Check out new techniques and new technology. The Magimix hit our benches and we’ve never looked back. This opened up a world of fish mousses and purées that would have taken so many person-hours.
Abandon lengthy marinades and hanging of game so that food could taste freshly of itself.
Lighten sauces so as not to mask the food. Sauces had been heavily intense and lightly thickened with flour. Now sauces were a gentle reduction and rather than coating and masking the food, sat beneath it. The dish that comes to mind, served by many chefs, was a beautifully poached or steamed piece of salmon sitting simply on a very pale sauce of cream, white wine and stock enhanced with sorrel. (But once again the aberrations gave rise to colour and flavour combinations that were garish rather than gastronomic.)
Take health and well-being into consideration. Although butter and cream were still lavishly used (and we know now that was fine) the first course could be a composed salad – e.g. thinly sliced cured duck breast with frizzy lettuce, grilled peaches and toasted hazelnuts. Dishes did not really become small, just lighter and the flavours clearer.
Do not over decorate the food. Chefs became more responsible for plate presentation, the elements more clearly seen on a large plate (lots of Villeroy & Boch) - often a Japanese sensibility. Everything on the plate was edible - no dessert with an obligatory half strawberry (often unripe) and mint leaf. (Think of the later silliness of food with "height" and the overwrought decorations we might see today.)
Allow creativity with ingredients and even borrow from regional and other ethnic cuisines. Question standard practices. Alain Senderens shocked the food world by suggesting that most white wines were more suitable for cheese than red wine. He also introduced wine pairings for the dishes on his menu.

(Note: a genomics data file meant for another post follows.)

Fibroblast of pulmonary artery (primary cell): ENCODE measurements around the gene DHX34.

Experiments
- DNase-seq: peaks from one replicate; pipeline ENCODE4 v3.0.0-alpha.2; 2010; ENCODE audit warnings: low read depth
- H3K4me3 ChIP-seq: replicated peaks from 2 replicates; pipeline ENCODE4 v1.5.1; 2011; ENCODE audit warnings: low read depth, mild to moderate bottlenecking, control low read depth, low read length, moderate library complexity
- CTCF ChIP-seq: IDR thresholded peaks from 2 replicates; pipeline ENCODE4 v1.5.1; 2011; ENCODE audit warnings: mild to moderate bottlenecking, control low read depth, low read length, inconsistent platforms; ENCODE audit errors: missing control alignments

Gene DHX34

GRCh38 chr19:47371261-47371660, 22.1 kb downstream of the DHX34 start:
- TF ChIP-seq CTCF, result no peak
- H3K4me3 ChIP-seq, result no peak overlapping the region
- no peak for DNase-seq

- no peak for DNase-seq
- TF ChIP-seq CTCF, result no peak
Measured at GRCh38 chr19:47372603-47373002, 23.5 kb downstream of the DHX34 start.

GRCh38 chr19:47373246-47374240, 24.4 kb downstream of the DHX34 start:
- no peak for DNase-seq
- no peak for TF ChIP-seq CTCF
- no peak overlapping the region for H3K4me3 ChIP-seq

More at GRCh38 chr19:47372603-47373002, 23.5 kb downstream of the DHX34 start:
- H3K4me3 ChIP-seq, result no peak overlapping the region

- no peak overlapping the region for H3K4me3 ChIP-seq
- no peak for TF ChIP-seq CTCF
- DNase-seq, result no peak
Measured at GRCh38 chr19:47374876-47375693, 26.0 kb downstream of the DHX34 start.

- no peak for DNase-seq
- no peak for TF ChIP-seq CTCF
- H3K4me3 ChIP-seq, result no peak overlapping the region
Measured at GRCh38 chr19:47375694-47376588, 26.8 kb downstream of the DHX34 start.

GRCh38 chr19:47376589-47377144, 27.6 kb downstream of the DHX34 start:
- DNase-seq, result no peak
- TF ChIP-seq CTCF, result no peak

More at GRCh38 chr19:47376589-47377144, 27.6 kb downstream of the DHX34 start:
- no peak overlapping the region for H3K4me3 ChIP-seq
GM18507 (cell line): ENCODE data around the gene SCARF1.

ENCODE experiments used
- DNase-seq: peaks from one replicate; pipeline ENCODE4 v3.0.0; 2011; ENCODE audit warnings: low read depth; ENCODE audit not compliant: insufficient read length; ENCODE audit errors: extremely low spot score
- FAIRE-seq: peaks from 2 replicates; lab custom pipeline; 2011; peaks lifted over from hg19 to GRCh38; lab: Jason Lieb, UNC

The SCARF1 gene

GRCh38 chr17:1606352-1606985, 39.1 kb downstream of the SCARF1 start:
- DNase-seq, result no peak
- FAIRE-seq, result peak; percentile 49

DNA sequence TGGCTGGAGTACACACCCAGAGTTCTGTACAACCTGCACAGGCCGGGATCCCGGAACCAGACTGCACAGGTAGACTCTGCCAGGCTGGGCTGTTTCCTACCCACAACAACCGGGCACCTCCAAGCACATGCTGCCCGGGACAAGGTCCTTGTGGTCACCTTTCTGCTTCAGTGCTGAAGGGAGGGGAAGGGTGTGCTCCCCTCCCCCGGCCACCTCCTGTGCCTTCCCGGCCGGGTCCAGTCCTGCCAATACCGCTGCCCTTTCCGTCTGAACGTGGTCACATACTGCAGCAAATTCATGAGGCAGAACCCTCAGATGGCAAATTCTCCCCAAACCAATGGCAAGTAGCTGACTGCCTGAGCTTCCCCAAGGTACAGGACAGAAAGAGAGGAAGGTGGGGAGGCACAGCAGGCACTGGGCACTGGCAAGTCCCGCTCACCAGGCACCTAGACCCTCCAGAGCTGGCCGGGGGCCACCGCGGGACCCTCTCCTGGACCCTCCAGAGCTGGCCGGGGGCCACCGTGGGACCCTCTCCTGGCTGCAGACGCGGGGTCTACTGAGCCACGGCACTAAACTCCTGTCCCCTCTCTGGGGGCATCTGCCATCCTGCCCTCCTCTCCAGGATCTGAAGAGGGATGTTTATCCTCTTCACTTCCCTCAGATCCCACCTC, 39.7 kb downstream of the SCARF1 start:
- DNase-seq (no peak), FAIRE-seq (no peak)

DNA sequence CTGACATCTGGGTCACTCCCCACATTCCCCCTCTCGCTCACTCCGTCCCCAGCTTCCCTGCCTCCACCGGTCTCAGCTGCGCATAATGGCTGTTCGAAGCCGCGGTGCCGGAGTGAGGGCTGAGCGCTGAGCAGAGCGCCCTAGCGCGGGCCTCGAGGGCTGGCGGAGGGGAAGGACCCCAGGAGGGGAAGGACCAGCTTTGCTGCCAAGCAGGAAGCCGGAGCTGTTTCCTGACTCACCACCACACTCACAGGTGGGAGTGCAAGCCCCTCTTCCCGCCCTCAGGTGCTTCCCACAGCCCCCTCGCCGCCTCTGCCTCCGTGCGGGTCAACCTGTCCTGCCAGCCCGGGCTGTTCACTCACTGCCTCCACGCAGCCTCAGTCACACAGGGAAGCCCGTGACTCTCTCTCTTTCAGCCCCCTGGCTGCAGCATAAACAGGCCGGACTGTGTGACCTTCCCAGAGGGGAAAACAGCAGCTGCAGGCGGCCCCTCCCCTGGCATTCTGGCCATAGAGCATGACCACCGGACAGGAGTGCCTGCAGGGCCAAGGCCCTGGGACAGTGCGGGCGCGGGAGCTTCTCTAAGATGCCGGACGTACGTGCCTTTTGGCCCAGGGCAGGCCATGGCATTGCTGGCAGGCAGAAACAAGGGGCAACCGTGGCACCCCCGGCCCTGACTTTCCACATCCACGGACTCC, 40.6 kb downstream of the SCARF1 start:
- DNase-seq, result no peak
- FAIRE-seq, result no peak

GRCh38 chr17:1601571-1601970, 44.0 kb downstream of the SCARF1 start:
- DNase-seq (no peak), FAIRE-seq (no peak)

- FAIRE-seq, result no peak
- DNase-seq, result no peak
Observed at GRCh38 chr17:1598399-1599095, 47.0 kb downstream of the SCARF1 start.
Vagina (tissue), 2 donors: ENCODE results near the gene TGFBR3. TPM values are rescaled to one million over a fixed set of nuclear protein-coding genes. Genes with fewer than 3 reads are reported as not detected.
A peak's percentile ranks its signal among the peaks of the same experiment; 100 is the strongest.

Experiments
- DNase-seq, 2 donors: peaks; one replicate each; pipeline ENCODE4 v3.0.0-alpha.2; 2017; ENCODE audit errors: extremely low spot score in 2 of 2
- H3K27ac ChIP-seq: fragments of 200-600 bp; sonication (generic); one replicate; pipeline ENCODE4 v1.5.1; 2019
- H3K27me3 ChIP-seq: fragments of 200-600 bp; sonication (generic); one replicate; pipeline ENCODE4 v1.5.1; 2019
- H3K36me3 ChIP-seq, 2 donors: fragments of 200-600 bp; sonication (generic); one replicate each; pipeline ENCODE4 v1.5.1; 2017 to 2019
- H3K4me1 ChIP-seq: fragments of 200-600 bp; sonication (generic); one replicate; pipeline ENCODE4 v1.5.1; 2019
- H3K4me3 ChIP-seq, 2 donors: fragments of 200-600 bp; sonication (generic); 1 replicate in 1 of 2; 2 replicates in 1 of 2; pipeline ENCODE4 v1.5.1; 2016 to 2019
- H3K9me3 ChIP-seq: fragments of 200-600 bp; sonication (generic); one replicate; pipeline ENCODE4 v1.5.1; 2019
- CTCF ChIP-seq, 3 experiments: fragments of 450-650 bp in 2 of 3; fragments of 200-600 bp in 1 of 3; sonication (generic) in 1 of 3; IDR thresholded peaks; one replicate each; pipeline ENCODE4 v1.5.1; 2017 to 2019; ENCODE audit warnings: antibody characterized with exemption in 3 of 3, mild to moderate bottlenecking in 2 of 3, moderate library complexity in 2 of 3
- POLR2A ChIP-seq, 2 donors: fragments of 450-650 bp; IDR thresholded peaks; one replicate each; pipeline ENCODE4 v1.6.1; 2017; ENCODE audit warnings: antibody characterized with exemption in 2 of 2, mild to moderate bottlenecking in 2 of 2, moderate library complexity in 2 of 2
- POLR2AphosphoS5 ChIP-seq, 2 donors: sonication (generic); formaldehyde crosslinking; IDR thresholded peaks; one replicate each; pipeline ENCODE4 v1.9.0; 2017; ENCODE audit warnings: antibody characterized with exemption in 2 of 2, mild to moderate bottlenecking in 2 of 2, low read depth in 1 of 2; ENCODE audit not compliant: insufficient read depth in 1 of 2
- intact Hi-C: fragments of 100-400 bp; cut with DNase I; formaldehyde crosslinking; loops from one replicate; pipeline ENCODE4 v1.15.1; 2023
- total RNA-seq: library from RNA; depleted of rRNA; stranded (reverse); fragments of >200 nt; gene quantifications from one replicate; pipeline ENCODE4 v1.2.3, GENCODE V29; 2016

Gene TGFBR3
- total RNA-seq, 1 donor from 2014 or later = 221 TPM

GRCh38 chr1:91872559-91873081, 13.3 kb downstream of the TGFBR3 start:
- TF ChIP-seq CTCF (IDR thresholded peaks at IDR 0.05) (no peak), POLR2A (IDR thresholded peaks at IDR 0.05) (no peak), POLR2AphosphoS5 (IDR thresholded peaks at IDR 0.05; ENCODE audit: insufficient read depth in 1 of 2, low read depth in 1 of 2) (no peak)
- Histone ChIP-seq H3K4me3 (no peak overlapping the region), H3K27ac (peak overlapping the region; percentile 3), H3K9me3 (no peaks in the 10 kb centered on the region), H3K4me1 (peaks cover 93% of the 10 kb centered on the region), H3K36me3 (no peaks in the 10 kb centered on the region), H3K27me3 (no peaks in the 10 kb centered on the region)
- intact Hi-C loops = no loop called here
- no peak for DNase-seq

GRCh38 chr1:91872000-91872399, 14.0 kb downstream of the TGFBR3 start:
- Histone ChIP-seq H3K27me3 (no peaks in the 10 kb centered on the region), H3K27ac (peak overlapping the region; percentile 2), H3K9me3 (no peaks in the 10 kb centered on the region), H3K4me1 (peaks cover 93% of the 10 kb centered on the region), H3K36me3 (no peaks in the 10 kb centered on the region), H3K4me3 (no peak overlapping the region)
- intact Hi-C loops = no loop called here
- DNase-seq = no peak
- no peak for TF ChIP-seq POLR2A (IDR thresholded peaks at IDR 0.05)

We take these changes for granted. Now, what’s not to like?
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Michel Guérard was classically trained in both cookery and pâtisserie. He opened his first restaurant (Le Pot-Au-Feu) in Paris in 1965, received his first Michelin star in 1967 and his second in 1971. The restaurant was forced to close in 1972 due to a major road works, at the same time that he met his future wife. He was a significant player in the movement known as Nouvelle Cuisine but along side this, he developed what he called Cuisine Minceur. This is the story.
In 1972, he met Christine Barthélemy. She was the daughter of the founder of Biotherm (skin care products - big on seaweed) who also owned a string of spa hotels. She liked his marriage proposal (who wouldn't fall for that warm, friendly charm?) but suggested he might like to lose a little weight. Cuisine Minceur was born along with a clever book - a best seller. Together they renovated the spa at Eugénie-les-Bains (S.W. of France) where he not only set up his new restaurant (soon to receive the third star) but also offered a health spa with treatments and a special menu. For the spa restaurant, he developed a cuisine that was delicious, elegant and light but still with an air of pampering luxury. Sauces were often puréed vegetables, fish was steamed over herbs, there were even desserts. Look into Potted Salmon with Lemon, Green Peppercorns and Sauce Grelette or Floating Islands with Blackcurrant Sauce.